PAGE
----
Finalmente tenemos que a nivel transversal el acceso a telefonía muestra un grado de desigualdad mayor a los servicios de agua potable, saneamiento, o electricidad. Sólo en las provincias de Lima y Callao se tiene que al menos 1 de cada 2 hogares tiene teléfono. En el gráfico a continuación se han seleccionado las 18 provincias distintas a Lima y Callao donde por lo menos 1 de cada cuatro hogares tiene teléfono, es decir que la cobertura es de menor al 25% en 175 provincias, y es menor al 1% en 51 provincias.

 

telefono_para_todos_3

Esta situación a nivel nacional, nos ayuda a entender mejor el eco que encuentra en los hogares los cuestionamientos a la política de comunicaciones existente al día de hoy, y también abre la interrogante de cómo evolucionará la cobertura telefónica a nivel nacional.

 

Toda la información anterior es la herencia de la administración Toledo, y al mismo tiempo la línea de base de la administración García. El instrumento del Censo Continuo permite tener información de las 195 provincias año a año, y por ello permite evaluar si los recientes acuerdos del gobierno con la concesionaria de telefonía incrementarán o no la cobertura, y aún más si la desigualdad de acceso al servicio se reduce.

 

La nueva alternativa censal del gobierno es que nos enteremos en 2017 (en el mejor de los casos) si las negociaciones del día de hoy tuvieron impacto a nivel provincial en incrementar la cobertura y reducir la desigualdad.

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PERU: Upbeat Poverty Stats Questioned

Posted in 3 Cables with tags , , , , , , , , , , , , , , , , , , , , , , , , , , , , , , , , , , , , , on January 27, 2009 by Farid Matuk

By Milagros Salazar

LIMA, May 29 (IPS) – The Peruvian government has announced that poverty fell by 5.2 percent in a year and forecasts that by 2015, less than 10 percent of the population will be below the poverty line. But experts and provincial governors cast doubt on these figures, given the unmet basic needs of peasant families.

“These poverty figures show that Peru’s economic model is working,” Finance Minister Luis Carranza said on Wednesday after announcing that according to the National Institute of Statistics and Informatics (INEI), the proportion of people living in poverty dropped from 44.5 percent of the population in 2006 to 39.3 percent in 2007.

This means that nearly 1.4 million Peruvians have escaped poverty, and is an improvement on the 42 percent poverty rate projected by the authorities. President Alan García celebrated the result, saying that he had not been over-optimistic when he promised that by the end of his term, in 2011, poverty would be reduced to 30 percent.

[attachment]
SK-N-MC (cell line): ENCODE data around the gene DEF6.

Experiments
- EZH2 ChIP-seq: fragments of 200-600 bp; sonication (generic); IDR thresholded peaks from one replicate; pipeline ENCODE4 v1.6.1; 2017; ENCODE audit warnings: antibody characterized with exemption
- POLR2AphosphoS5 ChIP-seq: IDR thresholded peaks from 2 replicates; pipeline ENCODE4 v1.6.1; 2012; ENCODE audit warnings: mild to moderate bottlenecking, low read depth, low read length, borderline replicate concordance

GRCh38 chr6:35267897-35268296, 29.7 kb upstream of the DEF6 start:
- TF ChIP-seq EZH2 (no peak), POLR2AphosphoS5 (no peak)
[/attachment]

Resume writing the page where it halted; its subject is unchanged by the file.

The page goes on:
“I can tell the country that my aspirations go even further and that by 2015 we will have a poverty rate of less than 10 percent of the population, which means that Peru will no longer be a Third World country,” said the president, making a forecast that exceeds his five-year term of office.

Meanwhile, the proportion of people living in extreme poverty shrank from 16.1 percent to 13.7 percent of the population. The country’s Andean highlands, as opposed to the coastal and Amazon jungle regions of Peru, are home to 67.5 percent of the extreme poor.

The results of the 2007 census, to be released on Jun. 9, will give a more precise idea of how many people have been lifted out of poverty, and what extrapolations can be made, said the head of INEI, Renán Quispe.

President García did not make allowances in his calculations for population growth, which is occurring at a rate of 1.3 percent a year. According to the latest official statistics, 27.2 million people live in Peru.

But Farid Matuk, a former head of INEI, said that the figures given out by the authorities were not credible.

“In spite of the nine percent gross domestic product growth posted in 2007, the García administration could not possibly have managed to reduce poverty by nearly 10 percent in two years, when the previous government of President Alejandro Toledo only achieved a fall of six points in five years,” Matuk told IPS.

The expert also said the García administration has manipulated the figures by increasing the 2005 poverty rate by nearly four percentage points, from 44.5 to 48 percent of the population, by changing the method used to measure poverty.